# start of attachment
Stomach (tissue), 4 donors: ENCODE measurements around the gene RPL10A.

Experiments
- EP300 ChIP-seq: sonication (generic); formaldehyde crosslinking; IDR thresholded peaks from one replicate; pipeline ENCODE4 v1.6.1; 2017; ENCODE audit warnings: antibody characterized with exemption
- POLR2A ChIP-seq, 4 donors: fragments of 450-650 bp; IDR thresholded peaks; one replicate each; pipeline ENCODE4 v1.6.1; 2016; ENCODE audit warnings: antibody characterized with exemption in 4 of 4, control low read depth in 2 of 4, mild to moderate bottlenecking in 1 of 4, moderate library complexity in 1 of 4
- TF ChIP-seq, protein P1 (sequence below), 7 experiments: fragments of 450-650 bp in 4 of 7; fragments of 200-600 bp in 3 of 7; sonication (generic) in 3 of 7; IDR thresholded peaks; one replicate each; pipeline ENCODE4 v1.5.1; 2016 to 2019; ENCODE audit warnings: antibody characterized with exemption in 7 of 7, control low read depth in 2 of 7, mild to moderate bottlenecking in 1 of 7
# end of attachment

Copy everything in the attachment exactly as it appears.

Stomach (tissue), 4 donors: ENCODE measurements around the gene RPL10A.

Experiments
- EP300 ChIP-seq: sonication (generic); formaldehyde crosslinking; IDR thresholded peaks from one replicate; pipeline ENCODE4 v1.6.1; 2017; ENCODE audit warnings: antibody characterized with exemption
- POLR2A ChIP-seq, 4 donors: fragments of 450-650 bp; IDR thresholded peaks; one replicate each; pipeline ENCODE4 v1.6.1; 2016; ENCODE audit warnings: antibody characterized with exemption in 4 of 4, control low read depth in 2 of 4, mild to moderate bottlenecking in 1 of 4, moderate library complexity in 1 of 4
- TF ChIP-seq, protein P1 (sequence below), 7 experiments: fragments of 450-650 bp in 4 of 7; fragments of 200-600 bp in 3 of 7; sonication (generic) in 3 of 7; IDR thresholded peaks; one replicate each; pipeline ENCODE4 v1.5.1; 2016 to 2019; ENCODE audit warnings: antibody characterized with exemption in 7 of 7, control low read depth in 2 of 7, mild to moderate bottlenecking in 1 of 7